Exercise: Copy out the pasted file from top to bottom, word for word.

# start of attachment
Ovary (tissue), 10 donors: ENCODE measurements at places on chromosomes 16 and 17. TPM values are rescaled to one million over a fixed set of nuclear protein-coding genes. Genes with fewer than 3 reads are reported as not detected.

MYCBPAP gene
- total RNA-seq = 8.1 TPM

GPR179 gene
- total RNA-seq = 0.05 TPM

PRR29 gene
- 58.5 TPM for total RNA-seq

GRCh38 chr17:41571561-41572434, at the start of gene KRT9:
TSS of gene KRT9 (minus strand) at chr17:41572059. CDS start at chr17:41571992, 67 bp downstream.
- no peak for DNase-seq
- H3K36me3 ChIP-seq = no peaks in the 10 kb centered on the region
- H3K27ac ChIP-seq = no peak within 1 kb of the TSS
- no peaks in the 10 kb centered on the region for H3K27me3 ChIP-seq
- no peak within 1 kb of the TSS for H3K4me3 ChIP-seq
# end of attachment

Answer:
Ovary (tissue), 10 donors: ENCODE measurements at places on chromosomes 16 and 17. TPM values are rescaled to one million over a fixed set of nuclear protein-coding genes. Genes with fewer than 3 reads are reported as not detected.

MYCBPAP gene
- total RNA-seq = 8.1 TPM

GPR179 gene
- total RNA-seq = 0.05 TPM

PRR29 gene
- 58.5 TPM for total RNA-seq

GRCh38 chr17:41571561-41572434, at the start of gene KRT9:
TSS of gene KRT9 (minus strand) at chr17:41572059. CDS start at chr17:41571992, 67 bp downstream.
- no peak for DNase-seq
- H3K36me3 ChIP-seq = no peaks in the 10 kb centered on the region
- H3K27ac ChIP-seq = no peak within 1 kb of the TSS
- no peaks in the 10 kb centered on the region for H3K27me3 ChIP-seq
- no peak within 1 kb of the TSS for H3K4me3 ChIP-seq